Ethics is a substitute subject for Islamiat that non-Muslim students are allowed to take.
They complained that the problem persists from primary level, even at private schools, where Hindu children are mostly taught Islamiat as a compulsory subject.
“I often cannot answer my children when they ask me who they are, Muslim or Hindus. Unfortunately we are treated as third-grade citizens of this country with no rights,” said Omparkash Bhatia, a member of the community, while talking to The Express Tribune.
He said once he heard his daughter revising a lesson at home.
The lesson was “Hum sub kaun hain? Hum sub Musalman hain’ (Who are we? We are all Muslim). We are left speechless when our children ask us to explain our religious identity,” he said.
Varsha, an MPhil student at Fatima Jinnah University in Rawalpindi, had gotten 69 marks out of 75 in her Intermediate level Islamiat exam. She said most of the country seems unwilling to accept religious diversity.
“I got a first division grade in Islamiat and have a lot of knowledge about the religion. I am not against teaching it, but [as Hindus] we also have a right to learn about Hinduism in school,” she said.
Jag Mohan Arora, a parent, said the denial of the right to learn about their own faiths amounts to the denial of religious diversity.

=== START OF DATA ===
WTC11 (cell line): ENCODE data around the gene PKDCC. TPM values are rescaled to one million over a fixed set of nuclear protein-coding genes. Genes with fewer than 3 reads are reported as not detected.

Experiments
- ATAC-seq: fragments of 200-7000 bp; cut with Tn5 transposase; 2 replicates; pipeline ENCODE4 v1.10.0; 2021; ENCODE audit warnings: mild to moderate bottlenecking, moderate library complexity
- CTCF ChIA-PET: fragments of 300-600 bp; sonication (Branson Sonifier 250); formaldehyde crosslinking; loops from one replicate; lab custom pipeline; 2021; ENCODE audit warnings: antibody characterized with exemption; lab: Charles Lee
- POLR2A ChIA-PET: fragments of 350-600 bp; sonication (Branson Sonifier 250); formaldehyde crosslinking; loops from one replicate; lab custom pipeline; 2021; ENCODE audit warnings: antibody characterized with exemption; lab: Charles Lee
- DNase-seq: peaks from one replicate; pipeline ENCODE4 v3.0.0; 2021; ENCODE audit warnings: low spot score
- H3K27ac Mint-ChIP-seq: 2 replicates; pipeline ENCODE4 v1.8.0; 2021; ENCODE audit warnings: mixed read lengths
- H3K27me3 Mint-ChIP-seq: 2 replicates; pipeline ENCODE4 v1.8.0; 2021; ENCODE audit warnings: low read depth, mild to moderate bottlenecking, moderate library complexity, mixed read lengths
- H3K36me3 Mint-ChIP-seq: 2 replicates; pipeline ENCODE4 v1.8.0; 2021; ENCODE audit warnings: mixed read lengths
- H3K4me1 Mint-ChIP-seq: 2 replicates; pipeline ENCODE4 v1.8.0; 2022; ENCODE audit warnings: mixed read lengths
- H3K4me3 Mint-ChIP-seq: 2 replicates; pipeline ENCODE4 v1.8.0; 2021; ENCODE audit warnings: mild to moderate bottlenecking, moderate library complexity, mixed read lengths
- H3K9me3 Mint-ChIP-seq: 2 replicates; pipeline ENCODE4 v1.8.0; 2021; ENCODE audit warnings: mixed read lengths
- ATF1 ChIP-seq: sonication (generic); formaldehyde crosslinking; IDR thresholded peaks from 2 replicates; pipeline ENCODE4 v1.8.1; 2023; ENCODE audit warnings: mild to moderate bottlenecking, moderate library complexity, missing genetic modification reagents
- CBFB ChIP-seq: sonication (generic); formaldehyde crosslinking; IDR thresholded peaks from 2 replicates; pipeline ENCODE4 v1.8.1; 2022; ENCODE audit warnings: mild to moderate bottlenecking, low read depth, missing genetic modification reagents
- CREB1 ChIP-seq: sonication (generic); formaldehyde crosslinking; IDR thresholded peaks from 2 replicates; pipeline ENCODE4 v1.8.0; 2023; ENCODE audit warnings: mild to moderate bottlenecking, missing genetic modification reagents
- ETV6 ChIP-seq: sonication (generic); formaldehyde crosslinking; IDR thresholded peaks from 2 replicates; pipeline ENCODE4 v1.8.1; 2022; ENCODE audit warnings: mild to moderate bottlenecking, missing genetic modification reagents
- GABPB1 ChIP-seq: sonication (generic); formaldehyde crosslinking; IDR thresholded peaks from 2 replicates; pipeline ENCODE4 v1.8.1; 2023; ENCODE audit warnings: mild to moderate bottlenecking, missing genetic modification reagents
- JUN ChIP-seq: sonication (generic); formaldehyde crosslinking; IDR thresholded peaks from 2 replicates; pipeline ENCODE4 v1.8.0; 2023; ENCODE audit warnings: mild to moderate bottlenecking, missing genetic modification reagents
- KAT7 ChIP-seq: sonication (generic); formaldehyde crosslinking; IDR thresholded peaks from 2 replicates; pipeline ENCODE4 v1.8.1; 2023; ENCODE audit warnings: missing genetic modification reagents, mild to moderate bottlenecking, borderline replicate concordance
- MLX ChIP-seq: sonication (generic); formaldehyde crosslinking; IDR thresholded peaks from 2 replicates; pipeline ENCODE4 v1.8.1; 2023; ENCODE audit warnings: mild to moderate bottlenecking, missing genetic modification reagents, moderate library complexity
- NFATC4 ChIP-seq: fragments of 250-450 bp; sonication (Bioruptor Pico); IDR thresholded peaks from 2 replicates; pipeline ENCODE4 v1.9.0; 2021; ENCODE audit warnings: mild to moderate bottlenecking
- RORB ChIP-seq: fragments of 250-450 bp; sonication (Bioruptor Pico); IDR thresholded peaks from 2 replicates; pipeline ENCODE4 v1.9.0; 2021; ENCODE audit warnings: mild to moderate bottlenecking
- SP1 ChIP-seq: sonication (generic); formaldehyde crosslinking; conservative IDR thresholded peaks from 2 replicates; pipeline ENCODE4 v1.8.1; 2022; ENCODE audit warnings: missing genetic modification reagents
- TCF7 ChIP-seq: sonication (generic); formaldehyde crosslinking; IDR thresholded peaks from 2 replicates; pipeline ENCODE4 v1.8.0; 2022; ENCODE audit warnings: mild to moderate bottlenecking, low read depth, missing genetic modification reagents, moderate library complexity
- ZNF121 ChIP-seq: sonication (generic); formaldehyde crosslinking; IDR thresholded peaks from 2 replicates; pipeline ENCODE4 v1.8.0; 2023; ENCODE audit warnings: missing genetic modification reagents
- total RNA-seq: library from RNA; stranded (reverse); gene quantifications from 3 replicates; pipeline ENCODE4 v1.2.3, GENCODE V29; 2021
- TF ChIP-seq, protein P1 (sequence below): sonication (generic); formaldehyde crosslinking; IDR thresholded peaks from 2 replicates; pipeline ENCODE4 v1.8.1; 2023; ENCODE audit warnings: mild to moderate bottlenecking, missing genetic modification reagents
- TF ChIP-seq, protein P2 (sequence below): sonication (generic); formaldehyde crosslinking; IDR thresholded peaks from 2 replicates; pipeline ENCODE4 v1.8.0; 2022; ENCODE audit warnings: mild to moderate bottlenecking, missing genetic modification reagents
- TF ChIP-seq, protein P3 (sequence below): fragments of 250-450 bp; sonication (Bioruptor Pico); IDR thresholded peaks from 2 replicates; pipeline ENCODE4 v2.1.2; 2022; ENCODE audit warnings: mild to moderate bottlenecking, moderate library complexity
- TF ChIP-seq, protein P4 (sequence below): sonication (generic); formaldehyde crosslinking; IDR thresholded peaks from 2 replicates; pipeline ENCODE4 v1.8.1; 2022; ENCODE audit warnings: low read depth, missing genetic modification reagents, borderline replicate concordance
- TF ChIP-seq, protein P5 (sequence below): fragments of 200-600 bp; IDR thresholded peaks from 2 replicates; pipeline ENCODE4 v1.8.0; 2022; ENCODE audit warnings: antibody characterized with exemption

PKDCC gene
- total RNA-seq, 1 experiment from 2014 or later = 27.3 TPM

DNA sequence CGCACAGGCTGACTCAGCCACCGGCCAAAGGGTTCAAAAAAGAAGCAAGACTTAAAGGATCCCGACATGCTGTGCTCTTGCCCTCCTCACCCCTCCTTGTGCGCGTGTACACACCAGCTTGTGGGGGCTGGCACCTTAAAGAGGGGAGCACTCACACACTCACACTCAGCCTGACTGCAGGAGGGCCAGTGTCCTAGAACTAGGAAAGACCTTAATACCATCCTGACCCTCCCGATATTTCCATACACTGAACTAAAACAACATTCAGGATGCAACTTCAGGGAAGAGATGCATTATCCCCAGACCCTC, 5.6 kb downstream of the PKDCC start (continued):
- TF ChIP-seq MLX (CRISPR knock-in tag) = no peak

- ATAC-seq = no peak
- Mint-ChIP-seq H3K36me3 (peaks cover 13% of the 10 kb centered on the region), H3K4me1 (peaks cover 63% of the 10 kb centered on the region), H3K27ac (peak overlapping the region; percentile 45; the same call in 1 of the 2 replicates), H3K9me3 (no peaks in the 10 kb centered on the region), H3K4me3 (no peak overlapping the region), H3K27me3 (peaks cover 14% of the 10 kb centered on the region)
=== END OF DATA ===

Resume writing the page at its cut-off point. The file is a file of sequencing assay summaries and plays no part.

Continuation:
“It must be included as compulsory subject in the curriculum for Hindu students.”
He added that the repetition of religious topics and the history of Islamic scholars and heroes is also widespread in the curricula for Urdu, Pakistan Studies, English and even sciencesubjects.
“They should teach it, but to Muslim students. As non-Muslim Pakistanis, we must have lessons about our own heroes and scholars,” he demanded.
Megha Arora, an FSc student at Government Girls College Jhanda Chichi said that without a separate subject available, there is no option but to study Islamiat. “The subject is compulsory on intermediate level, which makes it compulsory for us to learn,” she said. She said she had gotten 70 out of 75 in her Islamiat exam.
Hindu students and their parents also complained that the issue was brought to the notice of the authorities, but no one really cared to address it.
They said Christian families can send their children to missionary schools to learn about the bible, Muslim can send their children to mosques and seminaries to study their religion, but other minorities lack such facilities.